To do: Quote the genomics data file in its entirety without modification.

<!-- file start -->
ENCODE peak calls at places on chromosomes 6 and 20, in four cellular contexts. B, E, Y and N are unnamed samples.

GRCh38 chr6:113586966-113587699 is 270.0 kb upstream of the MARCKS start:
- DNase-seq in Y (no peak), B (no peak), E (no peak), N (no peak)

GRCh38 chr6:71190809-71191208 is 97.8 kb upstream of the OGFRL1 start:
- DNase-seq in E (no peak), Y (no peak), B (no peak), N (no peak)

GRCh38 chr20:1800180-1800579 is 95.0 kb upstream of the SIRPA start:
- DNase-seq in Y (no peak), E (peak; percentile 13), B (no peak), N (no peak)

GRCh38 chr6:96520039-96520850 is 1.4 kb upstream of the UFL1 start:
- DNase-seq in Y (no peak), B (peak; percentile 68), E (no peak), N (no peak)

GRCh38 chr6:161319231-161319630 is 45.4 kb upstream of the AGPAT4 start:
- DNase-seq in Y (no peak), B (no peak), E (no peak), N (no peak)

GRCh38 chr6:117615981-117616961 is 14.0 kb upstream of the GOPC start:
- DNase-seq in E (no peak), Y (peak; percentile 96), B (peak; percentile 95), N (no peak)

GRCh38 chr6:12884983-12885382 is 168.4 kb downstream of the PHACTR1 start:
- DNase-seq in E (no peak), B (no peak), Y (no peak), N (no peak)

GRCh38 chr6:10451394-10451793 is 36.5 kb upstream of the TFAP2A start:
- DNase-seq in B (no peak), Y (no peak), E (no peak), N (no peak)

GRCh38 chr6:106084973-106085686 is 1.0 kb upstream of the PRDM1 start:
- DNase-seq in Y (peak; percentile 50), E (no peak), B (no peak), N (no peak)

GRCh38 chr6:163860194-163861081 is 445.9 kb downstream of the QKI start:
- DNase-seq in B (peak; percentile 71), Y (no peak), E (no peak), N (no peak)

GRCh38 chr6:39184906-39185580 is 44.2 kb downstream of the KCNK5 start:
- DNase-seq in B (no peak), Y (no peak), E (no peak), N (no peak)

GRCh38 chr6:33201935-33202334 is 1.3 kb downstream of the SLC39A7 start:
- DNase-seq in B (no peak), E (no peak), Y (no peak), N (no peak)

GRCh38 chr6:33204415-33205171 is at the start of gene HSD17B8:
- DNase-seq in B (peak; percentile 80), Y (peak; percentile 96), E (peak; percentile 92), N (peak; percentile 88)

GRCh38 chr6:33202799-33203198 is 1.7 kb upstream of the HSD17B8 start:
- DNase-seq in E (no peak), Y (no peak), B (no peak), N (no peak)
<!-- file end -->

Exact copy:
ENCODE peak calls at places on chromosomes 6 and 20, in four cellular contexts. B, E, Y and N are unnamed samples.

GRCh38 chr6:113586966-113587699 is 270.0 kb upstream of the MARCKS start:
- DNase-seq in Y (no peak), B (no peak), E (no peak), N (no peak)

GRCh38 chr6:71190809-71191208 is 97.8 kb upstream of the OGFRL1 start:
- DNase-seq in E (no peak), Y (no peak), B (no peak), N (no peak)

GRCh38 chr20:1800180-1800579 is 95.0 kb upstream of the SIRPA start:
- DNase-seq in Y (no peak), E (peak; percentile 13), B (no peak), N (no peak)

GRCh38 chr6:96520039-96520850 is 1.4 kb upstream of the UFL1 start:
- DNase-seq in Y (no peak), B (peak; percentile 68), E (no peak), N (no peak)

GRCh38 chr6:161319231-161319630 is 45.4 kb upstream of the AGPAT4 start:
- DNase-seq in Y (no peak), B (no peak), E (no peak), N (no peak)

GRCh38 chr6:117615981-117616961 is 14.0 kb upstream of the GOPC start:
- DNase-seq in E (no peak), Y (peak; percentile 96), B (peak; percentile 95), N (no peak)

GRCh38 chr6:12884983-12885382 is 168.4 kb downstream of the PHACTR1 start:
- DNase-seq in E (no peak), B (no peak), Y (no peak), N (no peak)

GRCh38 chr6:10451394-10451793 is 36.5 kb upstream of the TFAP2A start:
- DNase-seq in B (no peak), Y (no peak), E (no peak), N (no peak)

GRCh38 chr6:106084973-106085686 is 1.0 kb upstream of the PRDM1 start:
- DNase-seq in Y (peak; percentile 50), E (no peak), B (no peak), N (no peak)

GRCh38 chr6:163860194-163861081 is 445.9 kb downstream of the QKI start:
- DNase-seq in B (peak; percentile 71), Y (no peak), E (no peak), N (no peak)

GRCh38 chr6:39184906-39185580 is 44.2 kb downstream of the KCNK5 start:
- DNase-seq in B (no peak), Y (no peak), E (no peak), N (no peak)

GRCh38 chr6:33201935-33202334 is 1.3 kb downstream of the SLC39A7 start:
- DNase-seq in B (no peak), E (no peak), Y (no peak), N (no peak)

GRCh38 chr6:33204415-33205171 is at the start of gene HSD17B8:
- DNase-seq in B (peak; percentile 80), Y (peak; percentile 96), E (peak; percentile 92), N (peak; percentile 88)

GRCh38 chr6:33202799-33203198 is 1.7 kb upstream of the HSD17B8 start:
- DNase-seq in E (no peak), Y (no peak), B (no peak), N (no peak)